How Not to Rethink Cord Cutting
Netflix stock is tanking this week after the streaming media giant reported 200k fewer subscribers last quarter. They had forecast an increase of over a 1M.
Team Sankary were early adopters of cutting cable. We went full streaming about five years ago. At the time there was a lot of hand wringing about what we’d be able to watch, what we would be missing, how this whole thing was going to work. Same sort of hand wringing that we went through when we eliminated our landline telephone.
At that time, for those of you born after 1990, there were only three choices for video entertainment.
- Over the Air
Over the air served me well the first 20 years of my life and about 18 years at the lake. Full disclosure, my father bought our first color Tv when I was about 20. Pros of OTA is it was free, and uh.. it was free. Surprisingly, there was a significant improvement to OTA in the late 2000s when HD came long and all of a sudden, we had 4X the number of channels available as the old channel 4 became 4.1, 4.2, 4.3 and so forth. What filled those expanded bands were nostalgia TV where old farts like me could watch public domain shows that hadn’t seen a broadcast screen in like 40 years. That was fine at the Cabin, where the alternative is watching the ants crawl across the pavement.
Cable had a long run at our house. When we bought the house in 1995, we signed up for basic cable. I think it was about $10.00 a month. Supposed to only have some local channels and maybe the weather channel. When I plugged the cable into the TV, I discovered we had the full gamut of available channels. Cable wasn’t very good at keeping track of that stuff. I guess the home’s previous owner had the platinum package. I made a note to call the cable company and let them know about the mix-up, but I wasn’t as organized back them as I am now, and I kept forgetting to let them know. For about a decade. At some point, the cable company introduced the hated “box”, which changed everything. Now we were paying an extra $5.00 or so per TV to “rent” a box that they could better regulate what we paid for. Our bill quickly topped the $100.00 a month, and off I went looking for other options.
Satellite was next. Dudes came out and put a dish on our roof. Assuaged my fears that we wouldn’t get service if there was weather because the technology had improved so much that there actually very few disruptions to satellite service. I saw an infographic that showed that JD Power said Dish was the #1 tv service on the planet for happy customers, and their downtime was less than 1%.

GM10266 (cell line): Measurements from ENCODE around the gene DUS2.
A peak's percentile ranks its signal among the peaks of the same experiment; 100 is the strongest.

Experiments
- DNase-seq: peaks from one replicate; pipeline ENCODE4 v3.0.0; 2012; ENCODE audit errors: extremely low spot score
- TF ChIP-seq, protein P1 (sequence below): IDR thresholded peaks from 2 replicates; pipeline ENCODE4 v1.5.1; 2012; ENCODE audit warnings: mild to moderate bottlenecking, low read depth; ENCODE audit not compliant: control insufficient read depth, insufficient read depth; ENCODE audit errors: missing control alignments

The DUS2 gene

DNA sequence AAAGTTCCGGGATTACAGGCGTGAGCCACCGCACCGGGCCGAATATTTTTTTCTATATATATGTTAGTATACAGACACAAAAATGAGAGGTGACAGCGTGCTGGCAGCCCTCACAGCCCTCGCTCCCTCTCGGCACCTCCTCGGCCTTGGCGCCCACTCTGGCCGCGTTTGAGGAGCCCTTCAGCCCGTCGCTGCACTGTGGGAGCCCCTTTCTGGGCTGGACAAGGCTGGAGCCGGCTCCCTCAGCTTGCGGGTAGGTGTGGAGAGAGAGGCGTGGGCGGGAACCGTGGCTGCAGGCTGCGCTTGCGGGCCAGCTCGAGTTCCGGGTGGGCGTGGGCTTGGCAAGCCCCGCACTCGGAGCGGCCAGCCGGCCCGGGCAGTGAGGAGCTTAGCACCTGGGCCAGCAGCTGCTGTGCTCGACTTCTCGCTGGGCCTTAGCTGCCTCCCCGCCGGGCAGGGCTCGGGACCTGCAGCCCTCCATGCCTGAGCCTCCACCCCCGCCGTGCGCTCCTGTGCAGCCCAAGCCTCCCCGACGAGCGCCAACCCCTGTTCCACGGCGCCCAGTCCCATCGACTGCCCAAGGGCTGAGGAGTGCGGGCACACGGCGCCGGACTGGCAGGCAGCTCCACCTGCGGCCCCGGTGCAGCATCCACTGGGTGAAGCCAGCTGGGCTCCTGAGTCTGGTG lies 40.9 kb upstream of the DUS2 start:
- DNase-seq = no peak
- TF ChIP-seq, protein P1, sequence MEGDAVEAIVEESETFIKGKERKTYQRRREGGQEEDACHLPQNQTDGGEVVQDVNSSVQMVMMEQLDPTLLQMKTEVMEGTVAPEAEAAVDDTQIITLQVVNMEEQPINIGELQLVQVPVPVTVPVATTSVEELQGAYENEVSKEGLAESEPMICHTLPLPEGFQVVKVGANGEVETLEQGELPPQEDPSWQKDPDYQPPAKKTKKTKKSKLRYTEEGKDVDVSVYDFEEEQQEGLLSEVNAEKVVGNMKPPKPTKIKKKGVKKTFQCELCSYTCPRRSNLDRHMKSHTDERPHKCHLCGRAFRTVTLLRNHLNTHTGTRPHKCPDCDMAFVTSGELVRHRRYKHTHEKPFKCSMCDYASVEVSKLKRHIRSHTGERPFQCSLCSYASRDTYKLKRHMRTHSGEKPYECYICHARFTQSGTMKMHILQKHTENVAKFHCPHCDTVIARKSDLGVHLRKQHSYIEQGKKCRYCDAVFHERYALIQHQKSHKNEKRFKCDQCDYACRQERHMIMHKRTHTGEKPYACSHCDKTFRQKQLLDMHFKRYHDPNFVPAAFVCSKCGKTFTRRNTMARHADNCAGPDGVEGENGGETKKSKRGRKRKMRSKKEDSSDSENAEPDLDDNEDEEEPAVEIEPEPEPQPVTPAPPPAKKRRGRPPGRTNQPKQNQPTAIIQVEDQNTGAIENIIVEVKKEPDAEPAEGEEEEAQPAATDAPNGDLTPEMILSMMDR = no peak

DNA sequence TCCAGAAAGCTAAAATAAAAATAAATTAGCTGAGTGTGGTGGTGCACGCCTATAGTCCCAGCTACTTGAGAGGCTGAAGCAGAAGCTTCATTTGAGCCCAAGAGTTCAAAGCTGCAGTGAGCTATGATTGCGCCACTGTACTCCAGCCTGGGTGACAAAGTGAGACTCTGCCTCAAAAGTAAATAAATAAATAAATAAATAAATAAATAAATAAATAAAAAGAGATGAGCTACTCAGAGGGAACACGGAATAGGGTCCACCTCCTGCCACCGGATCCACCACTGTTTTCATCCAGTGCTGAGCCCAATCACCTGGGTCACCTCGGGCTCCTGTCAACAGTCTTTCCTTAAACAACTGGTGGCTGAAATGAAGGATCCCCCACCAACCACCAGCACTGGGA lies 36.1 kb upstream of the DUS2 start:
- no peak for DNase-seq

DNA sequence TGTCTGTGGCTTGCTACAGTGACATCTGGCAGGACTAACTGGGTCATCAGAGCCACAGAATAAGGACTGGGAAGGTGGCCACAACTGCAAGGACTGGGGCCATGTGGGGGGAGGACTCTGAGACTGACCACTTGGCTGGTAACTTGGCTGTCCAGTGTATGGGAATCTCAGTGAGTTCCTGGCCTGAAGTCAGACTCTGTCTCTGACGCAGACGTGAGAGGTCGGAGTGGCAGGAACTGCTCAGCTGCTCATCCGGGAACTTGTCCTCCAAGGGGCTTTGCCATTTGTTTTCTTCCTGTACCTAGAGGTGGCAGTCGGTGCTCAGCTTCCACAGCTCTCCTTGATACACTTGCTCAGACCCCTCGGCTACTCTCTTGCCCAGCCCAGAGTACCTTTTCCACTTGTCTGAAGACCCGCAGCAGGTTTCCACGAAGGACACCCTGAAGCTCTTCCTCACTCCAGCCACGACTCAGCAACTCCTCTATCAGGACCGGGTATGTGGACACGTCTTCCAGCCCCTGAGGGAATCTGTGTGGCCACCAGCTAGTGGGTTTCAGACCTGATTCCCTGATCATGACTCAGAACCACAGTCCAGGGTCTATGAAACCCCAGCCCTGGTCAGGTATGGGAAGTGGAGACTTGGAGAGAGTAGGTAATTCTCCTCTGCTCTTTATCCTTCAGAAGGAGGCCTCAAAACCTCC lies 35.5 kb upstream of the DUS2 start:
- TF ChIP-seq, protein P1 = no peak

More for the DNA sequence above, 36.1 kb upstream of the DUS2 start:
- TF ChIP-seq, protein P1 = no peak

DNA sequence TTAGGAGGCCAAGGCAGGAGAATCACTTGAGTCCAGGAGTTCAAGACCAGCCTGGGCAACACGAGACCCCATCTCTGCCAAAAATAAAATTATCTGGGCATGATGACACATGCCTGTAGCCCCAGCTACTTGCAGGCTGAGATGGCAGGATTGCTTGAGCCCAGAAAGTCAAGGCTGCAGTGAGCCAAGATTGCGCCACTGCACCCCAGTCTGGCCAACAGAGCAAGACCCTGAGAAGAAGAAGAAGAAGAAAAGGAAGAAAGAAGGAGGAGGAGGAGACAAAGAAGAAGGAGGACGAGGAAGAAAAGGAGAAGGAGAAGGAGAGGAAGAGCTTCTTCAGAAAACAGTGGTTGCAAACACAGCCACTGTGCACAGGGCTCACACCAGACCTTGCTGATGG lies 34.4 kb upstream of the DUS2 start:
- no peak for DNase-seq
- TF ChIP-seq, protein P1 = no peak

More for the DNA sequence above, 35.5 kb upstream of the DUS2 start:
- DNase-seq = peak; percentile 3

In reality this was complete BS of course. A light mist would cause the picture to pixelate. And in the winter, snow would accumulate on the dish, and we were screwed. Felt like that 1% only occurred in prime time or at critical moments in sporting events. Price for Satellite, BTW, was around $50.00 a month if memory serves.
Nothing like competition to bring down monopolies. Cable responded with a cheaper rate and, after we’d had one service for the two year minimum, we’d switch to the other.
Still, by 2016 or so our cable bill, combined with our landline and internet, all from the same monopoly, was almost $200.00 a month.
That’s when I got serious about cutting the cord. Initially, highspeed internet and subscriptions to Netflix and Hulu were almost $125.00 per month cheaper than cable. Even factoring in Amazon Prime, which we were paying for anyway because of the delivery fees, worked out to a significant savings. So, I asked Mrs S to make a list of what she considered “must see TV”, figured out where to steam most of her shows, receiving tacit approval to cut the cord.
We actually did the hybrid thing. I installed a modern digital antenna on the roof for local channels, streaming for everything else. BTW, it was quite cathartic to unscrew the dish, cut the line and toss that bitch off the roof. I replaced it with a free antenna on Dish’s pole. Even better, connected the antenna feed to the pre-wired cable company cable to get a signal through the whole house. Felt a bit like I was “stick’n it to the man”, building my free tv network on their investments.